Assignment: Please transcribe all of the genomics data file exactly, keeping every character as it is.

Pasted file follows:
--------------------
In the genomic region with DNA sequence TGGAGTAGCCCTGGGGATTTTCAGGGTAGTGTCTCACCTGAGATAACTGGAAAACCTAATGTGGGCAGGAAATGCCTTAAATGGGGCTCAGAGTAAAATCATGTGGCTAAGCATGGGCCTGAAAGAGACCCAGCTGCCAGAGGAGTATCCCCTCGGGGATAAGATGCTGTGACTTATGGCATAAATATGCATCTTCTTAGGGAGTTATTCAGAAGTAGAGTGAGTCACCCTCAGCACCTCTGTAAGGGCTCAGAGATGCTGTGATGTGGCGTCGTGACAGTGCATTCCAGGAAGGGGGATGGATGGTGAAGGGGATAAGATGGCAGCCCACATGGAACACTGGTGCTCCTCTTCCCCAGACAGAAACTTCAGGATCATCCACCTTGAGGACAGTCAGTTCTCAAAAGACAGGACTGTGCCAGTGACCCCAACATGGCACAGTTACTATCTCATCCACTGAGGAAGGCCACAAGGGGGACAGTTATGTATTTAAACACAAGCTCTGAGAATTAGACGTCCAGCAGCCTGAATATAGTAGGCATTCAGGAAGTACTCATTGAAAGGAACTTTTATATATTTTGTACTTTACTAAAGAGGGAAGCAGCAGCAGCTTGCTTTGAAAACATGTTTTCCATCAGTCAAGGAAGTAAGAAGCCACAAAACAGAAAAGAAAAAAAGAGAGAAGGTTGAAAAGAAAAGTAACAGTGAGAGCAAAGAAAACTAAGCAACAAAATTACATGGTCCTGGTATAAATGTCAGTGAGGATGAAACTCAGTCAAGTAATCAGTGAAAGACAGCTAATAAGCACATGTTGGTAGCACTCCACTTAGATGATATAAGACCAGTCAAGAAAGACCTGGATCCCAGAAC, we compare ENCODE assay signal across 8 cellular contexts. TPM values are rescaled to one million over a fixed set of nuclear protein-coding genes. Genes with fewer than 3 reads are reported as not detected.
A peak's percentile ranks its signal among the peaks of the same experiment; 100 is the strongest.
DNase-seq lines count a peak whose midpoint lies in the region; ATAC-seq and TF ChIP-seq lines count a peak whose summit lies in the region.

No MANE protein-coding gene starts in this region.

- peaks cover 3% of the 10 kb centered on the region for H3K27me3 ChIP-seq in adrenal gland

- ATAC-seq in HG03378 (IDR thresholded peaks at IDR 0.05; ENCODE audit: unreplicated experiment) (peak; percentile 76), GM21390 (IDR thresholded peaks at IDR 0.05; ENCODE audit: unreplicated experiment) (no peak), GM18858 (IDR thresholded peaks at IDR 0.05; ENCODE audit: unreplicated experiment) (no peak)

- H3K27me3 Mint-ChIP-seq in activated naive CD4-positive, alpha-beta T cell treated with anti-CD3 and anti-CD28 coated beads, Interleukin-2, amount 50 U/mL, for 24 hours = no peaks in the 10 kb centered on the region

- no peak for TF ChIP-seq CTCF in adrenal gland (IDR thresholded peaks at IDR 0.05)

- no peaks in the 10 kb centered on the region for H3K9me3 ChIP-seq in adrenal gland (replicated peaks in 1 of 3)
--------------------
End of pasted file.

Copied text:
In the genomic region with DNA sequence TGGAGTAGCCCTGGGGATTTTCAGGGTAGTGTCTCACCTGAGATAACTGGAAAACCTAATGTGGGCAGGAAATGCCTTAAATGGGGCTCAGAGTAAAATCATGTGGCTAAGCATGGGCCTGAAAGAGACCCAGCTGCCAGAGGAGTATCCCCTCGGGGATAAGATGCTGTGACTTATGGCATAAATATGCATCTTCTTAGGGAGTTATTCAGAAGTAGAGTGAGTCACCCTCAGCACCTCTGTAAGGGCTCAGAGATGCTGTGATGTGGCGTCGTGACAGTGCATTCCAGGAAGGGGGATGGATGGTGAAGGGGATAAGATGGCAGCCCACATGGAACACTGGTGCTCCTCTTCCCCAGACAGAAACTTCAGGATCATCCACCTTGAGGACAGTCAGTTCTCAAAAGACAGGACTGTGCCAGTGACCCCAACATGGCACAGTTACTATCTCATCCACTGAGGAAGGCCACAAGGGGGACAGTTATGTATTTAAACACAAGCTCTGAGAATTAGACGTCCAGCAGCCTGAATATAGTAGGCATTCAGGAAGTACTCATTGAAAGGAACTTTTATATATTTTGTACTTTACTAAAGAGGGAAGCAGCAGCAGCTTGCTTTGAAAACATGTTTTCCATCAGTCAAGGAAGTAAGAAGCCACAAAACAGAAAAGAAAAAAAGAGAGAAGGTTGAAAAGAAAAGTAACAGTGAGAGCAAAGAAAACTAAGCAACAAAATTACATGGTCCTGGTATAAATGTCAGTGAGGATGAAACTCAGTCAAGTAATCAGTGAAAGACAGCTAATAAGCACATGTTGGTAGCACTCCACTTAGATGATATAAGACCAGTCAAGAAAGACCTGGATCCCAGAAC, we compare ENCODE assay signal across 8 cellular contexts. TPM values are rescaled to one million over a fixed set of nuclear protein-coding genes. Genes with fewer than 3 reads are reported as not detected.
A peak's percentile ranks its signal among the peaks of the same experiment; 100 is the strongest.
DNase-seq lines count a peak whose midpoint lies in the region; ATAC-seq and TF ChIP-seq lines count a peak whose summit lies in the region.

No MANE protein-coding gene starts in this region.

- peaks cover 3% of the 10 kb centered on the region for H3K27me3 ChIP-seq in adrenal gland

- ATAC-seq in HG03378 (IDR thresholded peaks at IDR 0.05; ENCODE audit: unreplicated experiment) (peak; percentile 76), GM21390 (IDR thresholded peaks at IDR 0.05; ENCODE audit: unreplicated experiment) (no peak), GM18858 (IDR thresholded peaks at IDR 0.05; ENCODE audit: unreplicated experiment) (no peak)

- H3K27me3 Mint-ChIP-seq in activated naive CD4-positive, alpha-beta T cell treated with anti-CD3 and anti-CD28 coated beads, Interleukin-2, amount 50 U/mL, for 24 hours = no peaks in the 10 kb centered on the region

- no peak for TF ChIP-seq CTCF in adrenal gland (IDR thresholded peaks at IDR 0.05)

- no peaks in the 10 kb centered on the region for H3K9me3 ChIP-seq in adrenal gland (replicated peaks in 1 of 3)